New Zealand to become carbon neutral by 2050


New Zealand to become carbon neutral by 2050

Proposed legislation has met with mixed reaction from both the farming and environmental lobbies

Stock photo. Picture:Jessica Shapiro/Fairfax Media via Getty Images
Stock photo. Picture:Jessica Shapiro/Fairfax Media via Getty Images

New Zealand’s government has introduced a bill that aims to make the nation mostly carbon neutral by 2050.

The proposed legislation has split both the farming and environmental lobbies – with some of the former group saying the measures are too onerous, while green groups argue it does not go far enough.

Other proposals to tackle climate change include planting a billion trees over 10 years and ensuring the electricity grid runs entirely from renewable energy by 2035.

The bill would require all greenhouse gases except methane from animals to be reduced to net zero by 2050.

Methane emissions would be reduced by 10pc by 2030 and by between about a quarter and a half by 2050.

Prime Minister Jacinda Ardern said climate change was the biggest single challenge facing the world.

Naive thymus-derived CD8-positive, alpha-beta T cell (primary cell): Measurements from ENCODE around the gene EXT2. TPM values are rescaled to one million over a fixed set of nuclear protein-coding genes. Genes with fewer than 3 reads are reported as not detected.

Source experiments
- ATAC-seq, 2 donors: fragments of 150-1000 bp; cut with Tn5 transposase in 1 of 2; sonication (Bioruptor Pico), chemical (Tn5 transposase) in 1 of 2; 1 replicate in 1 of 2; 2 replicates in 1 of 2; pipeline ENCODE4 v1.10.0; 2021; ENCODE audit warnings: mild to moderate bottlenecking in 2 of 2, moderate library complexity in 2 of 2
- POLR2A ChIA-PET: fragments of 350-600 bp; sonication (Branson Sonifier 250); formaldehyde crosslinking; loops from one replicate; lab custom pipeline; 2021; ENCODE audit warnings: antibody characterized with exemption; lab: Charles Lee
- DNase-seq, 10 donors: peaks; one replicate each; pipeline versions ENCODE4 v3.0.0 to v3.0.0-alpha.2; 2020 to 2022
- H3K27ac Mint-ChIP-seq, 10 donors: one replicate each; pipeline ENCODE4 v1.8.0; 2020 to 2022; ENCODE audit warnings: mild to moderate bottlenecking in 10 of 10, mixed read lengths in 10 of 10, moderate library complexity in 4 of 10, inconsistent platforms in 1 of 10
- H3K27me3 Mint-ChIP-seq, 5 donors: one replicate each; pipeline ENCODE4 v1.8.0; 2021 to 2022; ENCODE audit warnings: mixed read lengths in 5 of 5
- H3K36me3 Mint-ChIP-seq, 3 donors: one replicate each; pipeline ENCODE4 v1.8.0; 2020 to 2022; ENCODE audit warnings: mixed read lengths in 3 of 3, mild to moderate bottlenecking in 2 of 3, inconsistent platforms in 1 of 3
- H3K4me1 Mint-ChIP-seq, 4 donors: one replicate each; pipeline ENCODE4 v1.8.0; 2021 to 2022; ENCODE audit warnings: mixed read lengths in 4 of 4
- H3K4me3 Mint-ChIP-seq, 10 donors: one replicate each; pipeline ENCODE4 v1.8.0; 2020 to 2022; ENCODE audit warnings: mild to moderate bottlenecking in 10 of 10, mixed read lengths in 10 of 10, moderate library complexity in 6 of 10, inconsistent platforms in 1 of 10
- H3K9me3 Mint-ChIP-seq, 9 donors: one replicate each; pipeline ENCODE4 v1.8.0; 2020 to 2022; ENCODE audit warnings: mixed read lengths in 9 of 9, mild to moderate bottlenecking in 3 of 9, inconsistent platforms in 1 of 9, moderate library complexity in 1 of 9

“We know the climate is changing. People can see that,” she said.

“This legislation makes a start on tackling climate change because the alternative is the catastrophic cost of doing nothing.”

Agriculture is a key source of overseas revenue for New Zealand, which is home to just under five million people but more than 10 million cows and some 28 million sheep.

Those animals emit methane, resulting in an unusual greenhouse gas emission profile for the country, with almost half of total emissions coming from agriculture.

The bill says the lower targets for methane reduction reflect that it stays in the atmosphere for a much shorter time than carbon dioxide.


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Tim Ritchie, the chief executive of the Meat Industry Association, said meat processors and exporters are alarmed at the targets, which could only be achieved by reducing herds.

“This will impose enormous economic costs on the country and threaten many regional communities who depend on pastoral agriculture,” he said.

Meanwhile, Russel Norman, the executive director of Greenpeace in New Zealand, said the bill would have little clout because there was no mechanism to hold anybody to account.

To come into effect, the bill would need to be passed by a majority in the Parliament with a final vote expected later this year.

Online Editors


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